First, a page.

Lawmakers are supposed to wrap up on Friday a contentious special session that brought them back to Tallahassee for three days to resolve budget disputes over K-12 funding and jobs and tourism spending.
But regardless if that’s successful, one key Republican senator says the Legislature’s work shouldn’t be over and that one more return trip to the Capitol this month would be in order.
Senate Pre-K-12 education budget chairman David Simmons told the Herald/Times he wants Gov. Rick Scott to veto a controversial K-12 schools bill (HB 7069) — which Simmons has deemed “fundamentally and fatally flawed” — and call lawmakers back for a second special session to redo it.
“That’s the solution that I and, I think, others would love to have,” said Simmons, of Altamonte Springs. “He doesn’t have to just say, ‘I veto,’ and therefore nothing will be accomplished. He can do what he did here.”
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Simmons said a second special session to revisit the myriad policies and $419 million in spending in HB 7069 would let lawmakers “fix the deficiencies and then permit us to get the benefits that exist in that bill.”
“But we’ll do it the right way — in the open, in full, full view of the people of the state of Florida,” Simmons said, referencing the secret negotiations among the Legislature’s top leadership that yielded the bill in the final days of the regular session.
House Republicans — under the direction of Speaker Richard Corcoran, R-Land O’Lakes, and with some Senate input — cobbled the bill together behind closed doors and unveiled it less than three days before lawmakers had to vote up-or-down on it with no chance to change it.
It passed the Senate only by one vote, with Simmons among the opposition. Since then, some senators have expressed buyer’s remorse over letting it pass.
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Simmons on Thursday had planned to try to defund HB 7069 as a way to force a discussion on fixing it.
He said “the major flaw” of it are new accountability measures on “D” and “F” traditional public schools, which he said would force them to close — and their teachers to be fired — so that private charter operators would have to take over. (House Republicans say that’s not what the bill does.)
However, Simmons withdrew his amendments trying to move the HB 7069 money into the general K-12 budget, telling the Herald/Times he knew when to “pick my battlefields.”
“I believe that you do first things first and that means: Get an increase in the [K-12 spending], go ahead and increase [the economic development dollars] and the Visit Florida funding, which are important to me and have been important to me,” he said.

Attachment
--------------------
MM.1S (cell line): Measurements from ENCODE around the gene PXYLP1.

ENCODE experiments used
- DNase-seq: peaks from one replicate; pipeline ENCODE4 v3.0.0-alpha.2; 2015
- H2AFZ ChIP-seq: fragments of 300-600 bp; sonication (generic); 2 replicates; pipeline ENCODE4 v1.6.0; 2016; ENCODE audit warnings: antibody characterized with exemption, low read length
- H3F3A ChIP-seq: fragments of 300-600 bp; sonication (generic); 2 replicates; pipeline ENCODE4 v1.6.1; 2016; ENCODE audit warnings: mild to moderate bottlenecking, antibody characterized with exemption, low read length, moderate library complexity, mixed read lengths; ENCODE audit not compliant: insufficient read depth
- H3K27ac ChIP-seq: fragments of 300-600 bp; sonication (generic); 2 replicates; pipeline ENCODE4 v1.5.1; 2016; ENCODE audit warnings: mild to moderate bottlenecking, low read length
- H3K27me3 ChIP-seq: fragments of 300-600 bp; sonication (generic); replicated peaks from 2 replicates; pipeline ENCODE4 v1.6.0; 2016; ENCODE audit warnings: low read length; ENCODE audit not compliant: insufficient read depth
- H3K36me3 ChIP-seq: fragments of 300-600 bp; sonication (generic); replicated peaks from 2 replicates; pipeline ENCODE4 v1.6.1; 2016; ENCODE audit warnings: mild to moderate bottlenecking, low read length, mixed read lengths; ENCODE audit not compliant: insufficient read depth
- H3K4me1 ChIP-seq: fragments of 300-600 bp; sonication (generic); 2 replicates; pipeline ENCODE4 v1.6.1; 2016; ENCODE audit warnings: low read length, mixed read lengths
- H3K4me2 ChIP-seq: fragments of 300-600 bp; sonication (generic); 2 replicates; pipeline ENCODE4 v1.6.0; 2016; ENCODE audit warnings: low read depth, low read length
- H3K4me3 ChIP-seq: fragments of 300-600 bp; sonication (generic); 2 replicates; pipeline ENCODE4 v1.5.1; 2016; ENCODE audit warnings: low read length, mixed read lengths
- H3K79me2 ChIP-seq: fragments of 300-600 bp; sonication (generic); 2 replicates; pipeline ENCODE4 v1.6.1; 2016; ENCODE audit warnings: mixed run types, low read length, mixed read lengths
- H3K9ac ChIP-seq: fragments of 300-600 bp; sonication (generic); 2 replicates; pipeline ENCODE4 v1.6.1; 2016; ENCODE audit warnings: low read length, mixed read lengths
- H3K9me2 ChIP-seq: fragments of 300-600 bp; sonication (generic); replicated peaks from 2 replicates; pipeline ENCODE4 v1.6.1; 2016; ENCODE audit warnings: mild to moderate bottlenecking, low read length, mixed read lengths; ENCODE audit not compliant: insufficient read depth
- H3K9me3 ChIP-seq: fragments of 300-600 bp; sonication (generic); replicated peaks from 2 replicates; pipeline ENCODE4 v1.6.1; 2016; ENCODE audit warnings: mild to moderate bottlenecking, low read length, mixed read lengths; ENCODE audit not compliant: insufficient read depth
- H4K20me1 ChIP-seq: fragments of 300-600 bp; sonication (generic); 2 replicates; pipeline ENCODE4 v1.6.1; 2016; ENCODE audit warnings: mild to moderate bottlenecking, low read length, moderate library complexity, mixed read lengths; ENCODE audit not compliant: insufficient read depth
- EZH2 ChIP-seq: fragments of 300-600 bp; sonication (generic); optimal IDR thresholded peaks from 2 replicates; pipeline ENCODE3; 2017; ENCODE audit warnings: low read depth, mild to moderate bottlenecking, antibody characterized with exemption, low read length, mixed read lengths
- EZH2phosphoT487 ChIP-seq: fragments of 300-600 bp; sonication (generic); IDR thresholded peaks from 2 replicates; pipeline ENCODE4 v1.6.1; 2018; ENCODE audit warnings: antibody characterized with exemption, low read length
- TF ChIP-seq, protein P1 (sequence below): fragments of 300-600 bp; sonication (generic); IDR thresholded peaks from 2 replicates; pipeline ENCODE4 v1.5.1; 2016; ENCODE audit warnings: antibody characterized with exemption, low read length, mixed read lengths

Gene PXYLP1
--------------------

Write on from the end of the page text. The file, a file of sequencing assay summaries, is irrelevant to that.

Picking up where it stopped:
“While I am a firm believer in what I have said and what I believe in concerning education and the inadequacies of not only the process but the substance of a portion of HB 7069, I’ll pick my battlefields and I’ll get what we can get now and know that we will move to the next stage,” he added.
Simmons said he now wants stakeholders, constituents, educators and legislators to call upon Scott to veto HB 7069 and bring lawmakers back — a decision that would cost taxpayers $70,000 a day. But it’s unclear whether that’s something other lawmakers or Scott would support.
Scott has refrained from sharing a public opinion on the legislation, other than chiding lawmakers for a lack of transparency in crafting it.
He does not yet officially have the bill on his desk to sign or veto. Despite House Speaker Richard Corcoran, R-Land O’Lakes, saying several times during the past week it would be sent over that same day or “imminently,” the House still hasn’t done so.
Some lawmakers think that’s political strategy; “it is a ministerial process to send it over to the governor,” Simmons noted. They expect Scott to sign the bill if the Legislature on Friday agrees to add funding for the governor’s top priorities: jobs and tourism spending.
House Pre-K-12 education budget chairman Manny Diaz Jr., R-Hialeah, said Thursday he would be in favor of changing HB 7069 in the 2018 session “if there are legitimate fixes that we can agree on doing.”
“If we need to come back and clarify some of that further, I’m willing to come back in the fall and make sure the intent of the bill is what is put forth,” he said.
But addressing it during this current special session was never going to be on the table, as Corcoran, Diaz and other House Republicans deemed discussing it was a “waste of time” because it wasn’t within the limited agenda of issues the Legislature was sent back to Tallahassee this week to address.